NCE UPON A time there were five women who were in a field reaping corn. None of them had any children, but they were all wishing for a child. All at once they found a big goose egg, almost as big as a man's head.
"I saw it first," said one. "I saw it just as soon as you did," shouted another. "But I'll have it," screamed the third, "I saw it first of all."
Thus they kept on quarrelling and fighting about the egg, and they were very near tearing each other's hair. But at last they agreed that it should belong to them all, and that they should sit on it as the geese do and hatch a gosling. The first woman sat on it for eight days, taking it very comfortably and doing nothing at all, while the others had to work hard both for their own and her living. One of the women began to make some insinuations to her about this.
"Well, I suppose you didn't come out of the egg either before you could chirp," said the woman who was on the egg, "But I think there is something in this egg, for I fancy I can hear some one inside grumbling every other moment: 'Herring and soup! Porridge and milk!' You can come and sit for eight days now, and then we will sit and work in turn, all of us."
So when the fifth in turn had sat for eight days, she heard plainly some one inside the egg screeching for "Herring and soup! Porridge and milk!" And so she made a hole in it; but instead of a gosling out came a baby, but it was awfully ugly, and had a big head and a tiny little body. The first thing it screamed out for, as soon as it put its head outside the egg, was "Herring and soup! Porridge and milk!" And so they called it "the greedy youngster."
Ugly as he was, they were fond of him at first; but before long he became so greedy that he ate up all the meat they had. When they boiled a dish of soup or a pot of porridge which they thought would be sufficient for all six, he finished it all by himself. So they would not have him any longer.
"I have not had a decent meal since this changeling crept out of the eggshell," said one of them, and when the youngster heard that they were all of the same opinion, he said he was quite willing to go his way; "if they did not want him, he was sure he did not want them," and with that he left the place.
After a long time he came to a farm where the fields were full of stones, and he went in and asked for a situation. They wanted a labourer on the farm, and the farmer put him to pick up stones from the field. Yes, the youngster went to work and picked up the stones, some of which were so big that they would make many cart-loads; but whether they were big or small, he put them all into his pocket. It did not take him long to finish that job, so he wanted to know what he should do next.
"You will have to get all the stones out of the field," said the farmer. "I suppose you can't be ready before you have commenced?"
But the youngster emptied his pockets and threw all the stones in a heap. Then the farmer saw that he had finished the work, and he thought he ought to look well after one who was so strong. He must come in and get something to eat, he said. The youngster thought so too, and he alone ate what was prepared both for master and servants, and still he was only half satisfied.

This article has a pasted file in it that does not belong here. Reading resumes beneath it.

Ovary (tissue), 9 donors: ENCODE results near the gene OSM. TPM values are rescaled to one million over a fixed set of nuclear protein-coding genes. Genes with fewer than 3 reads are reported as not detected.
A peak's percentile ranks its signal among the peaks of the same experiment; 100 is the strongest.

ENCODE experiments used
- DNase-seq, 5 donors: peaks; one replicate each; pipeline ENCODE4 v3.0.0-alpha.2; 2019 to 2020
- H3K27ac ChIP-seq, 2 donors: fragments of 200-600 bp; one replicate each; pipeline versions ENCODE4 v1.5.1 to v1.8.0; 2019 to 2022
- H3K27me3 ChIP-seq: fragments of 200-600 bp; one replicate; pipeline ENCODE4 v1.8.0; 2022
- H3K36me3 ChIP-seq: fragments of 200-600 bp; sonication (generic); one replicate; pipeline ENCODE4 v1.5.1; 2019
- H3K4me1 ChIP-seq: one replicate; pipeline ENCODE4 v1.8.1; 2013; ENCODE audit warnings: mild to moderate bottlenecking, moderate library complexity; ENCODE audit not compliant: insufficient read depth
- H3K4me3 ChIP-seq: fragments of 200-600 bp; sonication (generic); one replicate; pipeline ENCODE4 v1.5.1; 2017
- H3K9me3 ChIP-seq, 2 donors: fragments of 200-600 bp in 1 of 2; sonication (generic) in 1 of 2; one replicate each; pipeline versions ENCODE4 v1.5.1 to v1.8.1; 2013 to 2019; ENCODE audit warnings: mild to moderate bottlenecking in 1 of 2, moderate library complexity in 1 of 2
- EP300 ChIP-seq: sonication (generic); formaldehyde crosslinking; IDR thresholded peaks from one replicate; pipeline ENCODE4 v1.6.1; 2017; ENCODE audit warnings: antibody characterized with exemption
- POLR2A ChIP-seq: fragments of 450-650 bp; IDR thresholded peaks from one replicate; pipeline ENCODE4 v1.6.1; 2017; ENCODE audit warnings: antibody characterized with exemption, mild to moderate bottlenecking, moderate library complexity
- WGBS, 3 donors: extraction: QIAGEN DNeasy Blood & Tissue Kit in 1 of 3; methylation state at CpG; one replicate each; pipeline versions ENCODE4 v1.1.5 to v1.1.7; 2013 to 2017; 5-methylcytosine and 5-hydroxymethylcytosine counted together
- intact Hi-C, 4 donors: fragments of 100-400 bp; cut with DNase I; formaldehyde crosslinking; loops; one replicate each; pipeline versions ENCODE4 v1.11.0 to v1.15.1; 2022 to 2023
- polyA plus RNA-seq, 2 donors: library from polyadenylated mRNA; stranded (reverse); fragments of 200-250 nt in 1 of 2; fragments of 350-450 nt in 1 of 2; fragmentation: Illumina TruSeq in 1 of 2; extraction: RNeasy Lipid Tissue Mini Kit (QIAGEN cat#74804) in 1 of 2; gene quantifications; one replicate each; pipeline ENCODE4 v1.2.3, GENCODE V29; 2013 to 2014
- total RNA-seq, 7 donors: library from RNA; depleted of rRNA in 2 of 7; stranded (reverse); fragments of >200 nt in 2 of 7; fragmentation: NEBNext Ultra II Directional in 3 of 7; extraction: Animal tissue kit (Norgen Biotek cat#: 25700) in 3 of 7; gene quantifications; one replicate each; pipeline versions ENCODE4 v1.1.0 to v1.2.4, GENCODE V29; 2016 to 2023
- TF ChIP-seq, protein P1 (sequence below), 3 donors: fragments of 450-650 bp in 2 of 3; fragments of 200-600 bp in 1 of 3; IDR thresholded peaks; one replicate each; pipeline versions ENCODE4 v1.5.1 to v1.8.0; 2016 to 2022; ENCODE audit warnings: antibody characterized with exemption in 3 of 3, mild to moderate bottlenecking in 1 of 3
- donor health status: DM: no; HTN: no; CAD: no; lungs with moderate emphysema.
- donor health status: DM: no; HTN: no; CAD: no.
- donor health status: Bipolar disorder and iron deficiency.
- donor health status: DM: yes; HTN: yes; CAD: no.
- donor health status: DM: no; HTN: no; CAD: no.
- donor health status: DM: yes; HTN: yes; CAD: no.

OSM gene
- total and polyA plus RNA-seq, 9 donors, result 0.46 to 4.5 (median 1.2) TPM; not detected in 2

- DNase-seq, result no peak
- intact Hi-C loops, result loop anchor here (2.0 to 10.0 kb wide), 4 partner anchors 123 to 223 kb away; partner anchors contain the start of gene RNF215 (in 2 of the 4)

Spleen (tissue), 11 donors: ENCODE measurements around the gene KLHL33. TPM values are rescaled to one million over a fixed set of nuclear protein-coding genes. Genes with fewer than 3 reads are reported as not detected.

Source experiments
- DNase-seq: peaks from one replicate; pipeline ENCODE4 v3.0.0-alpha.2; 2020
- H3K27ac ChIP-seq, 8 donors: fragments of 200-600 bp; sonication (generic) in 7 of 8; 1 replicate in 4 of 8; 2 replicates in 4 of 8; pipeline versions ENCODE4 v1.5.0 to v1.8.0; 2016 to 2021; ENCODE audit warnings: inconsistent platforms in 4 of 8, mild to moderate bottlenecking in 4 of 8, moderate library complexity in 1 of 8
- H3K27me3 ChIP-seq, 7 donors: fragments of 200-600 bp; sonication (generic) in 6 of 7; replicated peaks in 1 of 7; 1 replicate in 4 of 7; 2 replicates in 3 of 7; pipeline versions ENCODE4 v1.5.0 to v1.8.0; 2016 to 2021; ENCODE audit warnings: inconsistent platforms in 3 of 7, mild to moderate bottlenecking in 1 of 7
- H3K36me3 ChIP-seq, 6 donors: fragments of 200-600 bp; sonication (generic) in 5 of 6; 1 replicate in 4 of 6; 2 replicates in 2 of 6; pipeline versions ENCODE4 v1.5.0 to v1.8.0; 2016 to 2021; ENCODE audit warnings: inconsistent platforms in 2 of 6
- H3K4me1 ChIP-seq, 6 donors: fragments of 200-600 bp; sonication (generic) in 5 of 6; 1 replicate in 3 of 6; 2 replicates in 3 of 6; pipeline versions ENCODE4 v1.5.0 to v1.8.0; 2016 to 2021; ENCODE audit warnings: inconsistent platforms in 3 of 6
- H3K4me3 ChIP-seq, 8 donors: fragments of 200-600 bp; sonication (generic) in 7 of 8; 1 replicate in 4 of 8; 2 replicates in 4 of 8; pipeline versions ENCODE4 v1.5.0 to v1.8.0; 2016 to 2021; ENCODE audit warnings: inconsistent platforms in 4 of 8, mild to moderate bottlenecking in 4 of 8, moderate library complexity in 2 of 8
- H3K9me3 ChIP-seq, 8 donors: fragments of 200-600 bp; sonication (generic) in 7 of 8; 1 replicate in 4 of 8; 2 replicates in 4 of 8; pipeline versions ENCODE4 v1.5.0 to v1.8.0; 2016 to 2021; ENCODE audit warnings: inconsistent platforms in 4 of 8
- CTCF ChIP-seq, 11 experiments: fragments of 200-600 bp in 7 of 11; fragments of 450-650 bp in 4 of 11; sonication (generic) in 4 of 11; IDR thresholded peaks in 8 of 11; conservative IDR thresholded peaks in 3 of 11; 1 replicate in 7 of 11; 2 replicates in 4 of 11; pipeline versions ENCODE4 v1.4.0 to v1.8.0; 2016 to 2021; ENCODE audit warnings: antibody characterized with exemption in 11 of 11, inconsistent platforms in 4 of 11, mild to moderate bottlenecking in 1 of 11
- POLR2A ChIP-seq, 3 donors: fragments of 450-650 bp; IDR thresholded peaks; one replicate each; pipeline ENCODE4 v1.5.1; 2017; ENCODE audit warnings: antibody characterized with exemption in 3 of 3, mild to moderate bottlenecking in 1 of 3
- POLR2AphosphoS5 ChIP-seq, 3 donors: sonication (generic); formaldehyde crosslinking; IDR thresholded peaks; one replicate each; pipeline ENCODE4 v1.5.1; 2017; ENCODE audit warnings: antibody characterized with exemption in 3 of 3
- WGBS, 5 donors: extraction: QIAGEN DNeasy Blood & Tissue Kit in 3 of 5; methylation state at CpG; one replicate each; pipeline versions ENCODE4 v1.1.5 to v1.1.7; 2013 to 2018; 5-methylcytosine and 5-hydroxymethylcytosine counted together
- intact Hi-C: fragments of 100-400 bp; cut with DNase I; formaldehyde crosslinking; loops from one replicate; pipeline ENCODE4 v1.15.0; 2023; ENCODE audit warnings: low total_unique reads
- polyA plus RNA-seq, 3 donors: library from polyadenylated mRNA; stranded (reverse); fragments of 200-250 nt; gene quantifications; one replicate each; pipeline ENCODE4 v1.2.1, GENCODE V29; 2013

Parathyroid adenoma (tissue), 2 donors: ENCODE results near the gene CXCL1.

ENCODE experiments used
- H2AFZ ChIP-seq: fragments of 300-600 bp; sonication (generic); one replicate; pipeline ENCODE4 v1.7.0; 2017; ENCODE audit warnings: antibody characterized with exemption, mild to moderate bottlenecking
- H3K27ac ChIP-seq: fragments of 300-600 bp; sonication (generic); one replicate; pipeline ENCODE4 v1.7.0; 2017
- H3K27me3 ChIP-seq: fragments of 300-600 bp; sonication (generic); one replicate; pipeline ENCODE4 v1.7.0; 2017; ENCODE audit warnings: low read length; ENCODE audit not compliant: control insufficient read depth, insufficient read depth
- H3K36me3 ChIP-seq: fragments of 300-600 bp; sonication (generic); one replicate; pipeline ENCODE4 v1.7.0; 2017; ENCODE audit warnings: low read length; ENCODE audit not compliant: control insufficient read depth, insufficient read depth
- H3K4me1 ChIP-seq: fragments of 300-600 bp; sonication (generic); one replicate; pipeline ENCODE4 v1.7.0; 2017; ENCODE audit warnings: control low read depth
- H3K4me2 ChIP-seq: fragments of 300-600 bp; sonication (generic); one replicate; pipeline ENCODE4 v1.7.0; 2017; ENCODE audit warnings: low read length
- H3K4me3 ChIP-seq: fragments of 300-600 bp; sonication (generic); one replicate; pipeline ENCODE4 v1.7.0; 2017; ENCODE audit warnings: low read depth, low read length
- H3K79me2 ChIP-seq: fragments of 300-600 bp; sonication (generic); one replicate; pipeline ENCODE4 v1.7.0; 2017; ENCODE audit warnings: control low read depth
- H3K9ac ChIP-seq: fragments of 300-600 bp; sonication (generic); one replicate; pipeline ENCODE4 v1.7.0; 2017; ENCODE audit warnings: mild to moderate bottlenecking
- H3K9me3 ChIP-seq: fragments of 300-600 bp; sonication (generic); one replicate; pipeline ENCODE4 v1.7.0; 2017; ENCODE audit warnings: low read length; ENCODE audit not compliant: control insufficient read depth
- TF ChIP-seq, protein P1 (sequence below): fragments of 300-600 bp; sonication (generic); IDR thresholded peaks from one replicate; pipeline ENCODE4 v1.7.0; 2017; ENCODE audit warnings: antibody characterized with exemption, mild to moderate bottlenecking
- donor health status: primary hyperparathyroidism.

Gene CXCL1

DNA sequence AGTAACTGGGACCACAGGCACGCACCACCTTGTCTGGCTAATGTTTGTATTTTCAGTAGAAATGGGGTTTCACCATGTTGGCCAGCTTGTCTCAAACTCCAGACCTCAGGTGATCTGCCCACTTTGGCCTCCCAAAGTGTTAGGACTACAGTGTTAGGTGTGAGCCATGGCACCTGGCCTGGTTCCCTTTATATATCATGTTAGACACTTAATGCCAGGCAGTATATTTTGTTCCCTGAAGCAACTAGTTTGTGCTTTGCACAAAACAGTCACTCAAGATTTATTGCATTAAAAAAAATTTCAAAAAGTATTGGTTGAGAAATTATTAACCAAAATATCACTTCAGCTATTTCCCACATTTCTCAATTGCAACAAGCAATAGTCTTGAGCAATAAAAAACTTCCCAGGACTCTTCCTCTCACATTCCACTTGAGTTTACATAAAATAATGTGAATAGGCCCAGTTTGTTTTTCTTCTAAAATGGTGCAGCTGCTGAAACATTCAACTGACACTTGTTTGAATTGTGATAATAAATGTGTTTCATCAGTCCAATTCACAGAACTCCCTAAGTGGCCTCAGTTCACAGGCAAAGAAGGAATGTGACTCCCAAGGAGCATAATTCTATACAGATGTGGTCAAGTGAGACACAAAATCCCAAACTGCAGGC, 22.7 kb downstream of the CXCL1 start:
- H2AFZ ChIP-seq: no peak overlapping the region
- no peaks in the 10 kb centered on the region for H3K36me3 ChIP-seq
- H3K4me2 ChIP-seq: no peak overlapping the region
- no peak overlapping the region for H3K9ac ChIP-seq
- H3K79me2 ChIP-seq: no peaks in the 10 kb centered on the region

"He is the right sort of man for a labourer, but he is a terrible eater, to be sure," thought the farmer. "A man like him would eat a poor farmer out of house and home before anybody knew a word about it," he said. He had no more work for him; it was best for him to go to the king's palace.
The youngster set out for the palace, where he got a place at once. There was plenty of food and plenty of work. He was to be errand boy, and to help the girls to carry wood and water and do other odd jobs. So he asked what he was to do first.
"You had better chop some wood in the mean time," they said. Yes, he commenced to chop and cut wood till the splinters flew about him. It was not long before he had chopped up everything in the place, both firewood and timber, both rafters and beams, and when he was ready with it, he came in and asked what he was to do now.
"You can finish chopping the wood," they said.
"There is no more to chop," he answered.
That could not be possible, thought the overlooker, and had a look into the wood-shed. But yes, the youngster had chopped up everything; he had even cut up the timber and planks in the place. This was vexatious, the overlooker said; and then he told the youngster that he should not taste food until he had gone into the forest and cut just as much timber as he had chopped up for firewood.
The youngster went to the smithy and got the smith to help him to make an axe of five hundredweight of iron, and then he set out for the forest and began to make a regular clearance, not only of the pine and the lofty fir trees, but of everything else which was to be found in the king's forests, and in the neighbours' as well. He did not stop to cut the branches or the tops off, but he left them lying there as if a hurricane had blown them down. He put a proper load on the sledge and put all the horses to it, but they could not even move it; so he took the horses by the heads to give the sledge a start, but he pulled so hard that the horses' heads came off. He then turned the horses out of the shafts and drew the load himself.
When he came to the palace, the king and his overlooker were standing in the hall to give him a scolding for having destroyed the forest—the overlooker had been there and seen what he had been doing. But when the king saw the youngster dragging half the forest after him, he got both angry and afraid; but he thought he had better be a little careful with him, since he was strong.
"Well, you are a wonderful workman, to be sure," said the king; "but how much do you eat at a time, because I suppose you are hungry now?"